Russian President Vladimir Putin said during a Madrid press conference Thursday that Russia is holding talks with Hamas and that he plans on inviting the group’s leaders to Moscow soon.
Hamas rose to power in democratic elections and the choice of the Palestinian people must be respected, Putin said.
Hamas leader Ismail Haniyeh was quick to accept the invitation.
However, a document distributed by the Israeli Intelligence and Terrorism Information Center at the Center for Special Studies reveals that Hamas supports the Chechen rebels in their battle for independence against the Russian regime and considers them part of the global Jihad.
Hamas poster of Sheikh Ahmed Yassin with Chechen rebel leaders
According to the document, Hamas posters, CDs and films depicting the group’s support for the Chechens and for global terror in general were found in the territories; Hamas even offered the Chechens its official website to prove the rebels’ suicide bombings are carried out in accordance with Islamic law.
Moreover, the anti-Russian CDs, filled with messages preaching for hatred and terror, are being distributed by Hamas in Palestinian Authority educational institutions. The document analyzes a number of CDs that included inciting material dealing with Chechnya and were distributed in the American university in Jenin in November 2003 and in Hebron in 2004.
The document states that the terminology used by Hamas in the posters and films is Islamist-extremist in nature; Chechen terror leaders are praised while the Russian army’s conduct is described as terrorism against the Muslim population in Chechnya.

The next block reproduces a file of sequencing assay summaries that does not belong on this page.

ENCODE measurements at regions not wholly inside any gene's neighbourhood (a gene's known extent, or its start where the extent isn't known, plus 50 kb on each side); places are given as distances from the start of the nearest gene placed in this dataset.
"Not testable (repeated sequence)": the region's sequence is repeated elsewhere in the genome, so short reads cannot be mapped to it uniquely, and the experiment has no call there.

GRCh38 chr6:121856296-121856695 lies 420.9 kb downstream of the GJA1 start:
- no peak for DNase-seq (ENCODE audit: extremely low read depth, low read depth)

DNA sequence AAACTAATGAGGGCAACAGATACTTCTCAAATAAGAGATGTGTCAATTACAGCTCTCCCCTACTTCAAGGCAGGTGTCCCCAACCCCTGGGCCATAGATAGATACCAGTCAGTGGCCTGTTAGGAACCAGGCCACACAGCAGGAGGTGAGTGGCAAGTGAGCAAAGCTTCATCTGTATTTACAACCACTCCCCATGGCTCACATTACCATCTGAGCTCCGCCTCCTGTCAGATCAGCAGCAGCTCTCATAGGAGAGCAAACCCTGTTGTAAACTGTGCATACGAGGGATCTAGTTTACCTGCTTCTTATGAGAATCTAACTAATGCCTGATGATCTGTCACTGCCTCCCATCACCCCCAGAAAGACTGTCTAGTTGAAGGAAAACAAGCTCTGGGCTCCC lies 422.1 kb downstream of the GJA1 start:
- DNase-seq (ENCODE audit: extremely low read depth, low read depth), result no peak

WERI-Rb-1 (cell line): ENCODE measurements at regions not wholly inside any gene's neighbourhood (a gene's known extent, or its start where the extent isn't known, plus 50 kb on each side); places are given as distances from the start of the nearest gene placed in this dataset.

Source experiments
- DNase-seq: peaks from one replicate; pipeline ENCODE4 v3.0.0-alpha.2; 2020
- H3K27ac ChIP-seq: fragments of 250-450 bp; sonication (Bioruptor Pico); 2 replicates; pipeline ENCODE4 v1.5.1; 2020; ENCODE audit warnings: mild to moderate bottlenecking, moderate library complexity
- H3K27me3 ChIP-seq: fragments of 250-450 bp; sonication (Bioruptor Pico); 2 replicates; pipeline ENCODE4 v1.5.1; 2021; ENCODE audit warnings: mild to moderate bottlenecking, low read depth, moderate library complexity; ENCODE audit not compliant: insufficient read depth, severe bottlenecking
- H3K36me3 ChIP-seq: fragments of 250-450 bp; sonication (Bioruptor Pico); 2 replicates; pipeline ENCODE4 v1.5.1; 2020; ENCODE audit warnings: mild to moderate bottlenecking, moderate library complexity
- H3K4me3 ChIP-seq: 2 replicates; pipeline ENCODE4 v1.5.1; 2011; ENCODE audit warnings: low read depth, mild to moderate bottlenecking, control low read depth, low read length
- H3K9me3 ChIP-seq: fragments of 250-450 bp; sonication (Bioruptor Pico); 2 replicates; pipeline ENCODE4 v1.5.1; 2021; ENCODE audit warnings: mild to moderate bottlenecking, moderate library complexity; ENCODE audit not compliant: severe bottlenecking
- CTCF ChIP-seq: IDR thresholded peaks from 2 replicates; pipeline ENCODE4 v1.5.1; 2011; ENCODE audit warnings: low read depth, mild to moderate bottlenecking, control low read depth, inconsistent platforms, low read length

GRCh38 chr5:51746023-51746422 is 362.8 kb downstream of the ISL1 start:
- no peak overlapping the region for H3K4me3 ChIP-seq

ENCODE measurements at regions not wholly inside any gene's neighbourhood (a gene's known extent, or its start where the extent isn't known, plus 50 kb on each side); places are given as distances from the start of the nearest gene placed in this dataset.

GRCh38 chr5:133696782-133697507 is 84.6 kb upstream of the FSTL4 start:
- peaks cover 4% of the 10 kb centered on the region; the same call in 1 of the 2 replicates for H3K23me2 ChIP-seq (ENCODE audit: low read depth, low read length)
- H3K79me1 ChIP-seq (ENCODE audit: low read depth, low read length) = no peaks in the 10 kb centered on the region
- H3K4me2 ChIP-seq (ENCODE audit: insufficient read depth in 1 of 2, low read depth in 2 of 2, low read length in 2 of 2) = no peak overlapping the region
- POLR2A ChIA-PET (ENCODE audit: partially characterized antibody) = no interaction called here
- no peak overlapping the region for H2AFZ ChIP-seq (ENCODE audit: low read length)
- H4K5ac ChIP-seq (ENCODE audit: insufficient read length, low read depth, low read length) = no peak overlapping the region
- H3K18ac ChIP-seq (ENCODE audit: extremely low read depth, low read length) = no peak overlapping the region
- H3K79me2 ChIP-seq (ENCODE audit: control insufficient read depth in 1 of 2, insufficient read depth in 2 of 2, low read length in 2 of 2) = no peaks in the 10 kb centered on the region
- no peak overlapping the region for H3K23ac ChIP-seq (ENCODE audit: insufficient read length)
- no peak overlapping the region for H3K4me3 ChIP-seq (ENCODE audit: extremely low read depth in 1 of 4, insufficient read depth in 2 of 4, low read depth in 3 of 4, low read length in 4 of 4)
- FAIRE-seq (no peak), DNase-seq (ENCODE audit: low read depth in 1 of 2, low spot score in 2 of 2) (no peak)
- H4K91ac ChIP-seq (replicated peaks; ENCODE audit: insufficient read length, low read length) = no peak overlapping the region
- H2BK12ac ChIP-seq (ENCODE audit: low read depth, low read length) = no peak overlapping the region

For instance, one of the CDs, titled “Russian Hell,” contains derogatory comments against the Russian soldiers, such as “Fire awaits them in the next world, and the Chechens in this world.”
In addition, the CD hails the Chechens as “Jihad warriors.”
A Hamas poster shows the organization’s founder, Sheikh Ahmed Yassin alongside Osama Bin Laden and Chechen rebel leaders Shamil Basayev, who is known to be one of those behind the Beslan school massacre in September 2004, and Khattab, killed by the Russians in 2002.
A slogan at the bottom of the poster reads “Islam was born in foreign surroundings and will continue to exist in these surroundings (meaning, Islam will continue to exist in those places where Muslims are the minority.)
The poster also includes images of two M-16 rifles below the leaders.
“This is clearly a violent message in which Hamas diverts from its Islamic-Palestinian identity and encourages international Islamic terror,” the Intelligence and Terrorism Information Center document states.